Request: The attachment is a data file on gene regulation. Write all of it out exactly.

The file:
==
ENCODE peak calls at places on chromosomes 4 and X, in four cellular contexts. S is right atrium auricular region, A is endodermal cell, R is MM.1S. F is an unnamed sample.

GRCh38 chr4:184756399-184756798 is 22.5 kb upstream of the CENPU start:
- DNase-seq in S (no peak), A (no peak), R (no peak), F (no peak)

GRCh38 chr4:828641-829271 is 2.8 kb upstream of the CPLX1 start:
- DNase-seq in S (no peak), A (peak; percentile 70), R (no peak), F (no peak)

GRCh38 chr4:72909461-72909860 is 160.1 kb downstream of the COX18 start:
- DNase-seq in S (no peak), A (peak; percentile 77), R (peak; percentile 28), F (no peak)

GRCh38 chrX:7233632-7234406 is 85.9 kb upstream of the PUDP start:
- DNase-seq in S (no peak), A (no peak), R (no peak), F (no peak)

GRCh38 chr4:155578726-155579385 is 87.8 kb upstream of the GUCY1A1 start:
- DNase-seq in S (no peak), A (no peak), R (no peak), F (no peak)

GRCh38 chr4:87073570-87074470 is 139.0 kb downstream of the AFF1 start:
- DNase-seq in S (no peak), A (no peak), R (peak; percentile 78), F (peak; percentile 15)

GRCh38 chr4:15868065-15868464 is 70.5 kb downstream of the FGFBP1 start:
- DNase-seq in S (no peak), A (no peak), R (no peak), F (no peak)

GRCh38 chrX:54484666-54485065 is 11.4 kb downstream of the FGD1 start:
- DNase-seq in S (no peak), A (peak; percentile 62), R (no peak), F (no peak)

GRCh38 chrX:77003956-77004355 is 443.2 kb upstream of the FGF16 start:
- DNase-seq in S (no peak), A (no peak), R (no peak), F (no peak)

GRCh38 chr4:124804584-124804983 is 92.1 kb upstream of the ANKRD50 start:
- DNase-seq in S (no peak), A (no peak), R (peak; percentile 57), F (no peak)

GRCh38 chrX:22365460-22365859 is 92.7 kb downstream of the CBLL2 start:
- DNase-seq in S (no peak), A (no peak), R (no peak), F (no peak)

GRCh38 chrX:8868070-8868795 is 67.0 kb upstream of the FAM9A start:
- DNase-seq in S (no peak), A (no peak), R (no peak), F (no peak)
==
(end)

ENCODE peak calls at places on chromosomes 4 and X, in four cellular contexts. S is right atrium auricular region, A is endodermal cell, R is MM.1S. F is an unnamed sample.

GRCh38 chr4:184756399-184756798 is 22.5 kb upstream of the CENPU start:
- DNase-seq in S (no peak), A (no peak), R (no peak), F (no peak)

GRCh38 chr4:828641-829271 is 2.8 kb upstream of the CPLX1 start:
- DNase-seq in S (no peak), A (peak; percentile 70), R (no peak), F (no peak)

GRCh38 chr4:72909461-72909860 is 160.1 kb downstream of the COX18 start:
- DNase-seq in S (no peak), A (peak; percentile 77), R (peak; percentile 28), F (no peak)

GRCh38 chrX:7233632-7234406 is 85.9 kb upstream of the PUDP start:
- DNase-seq in S (no peak), A (no peak), R (no peak), F (no peak)

GRCh38 chr4:155578726-155579385 is 87.8 kb upstream of the GUCY1A1 start:
- DNase-seq in S (no peak), A (no peak), R (no peak), F (no peak)

GRCh38 chr4:87073570-87074470 is 139.0 kb downstream of the AFF1 start:
- DNase-seq in S (no peak), A (no peak), R (peak; percentile 78), F (peak; percentile 15)

GRCh38 chr4:15868065-15868464 is 70.5 kb downstream of the FGFBP1 start:
- DNase-seq in S (no peak), A (no peak), R (no peak), F (no peak)

GRCh38 chrX:54484666-54485065 is 11.4 kb downstream of the FGD1 start:
- DNase-seq in S (no peak), A (peak; percentile 62), R (no peak), F (no peak)

GRCh38 chrX:77003956-77004355 is 443.2 kb upstream of the FGF16 start:
- DNase-seq in S (no peak), A (no peak), R (no peak), F (no peak)

GRCh38 chr4:124804584-124804983 is 92.1 kb upstream of the ANKRD50 start:
- DNase-seq in S (no peak), A (no peak), R (peak; percentile 57), F (no peak)

GRCh38 chrX:22365460-22365859 is 92.7 kb downstream of the CBLL2 start:
- DNase-seq in S (no peak), A (no peak), R (no peak), F (no peak)

GRCh38 chrX:8868070-8868795 is 67.0 kb upstream of the FAM9A start:
- DNase-seq in S (no peak), A (no peak), R (no peak), F (no peak)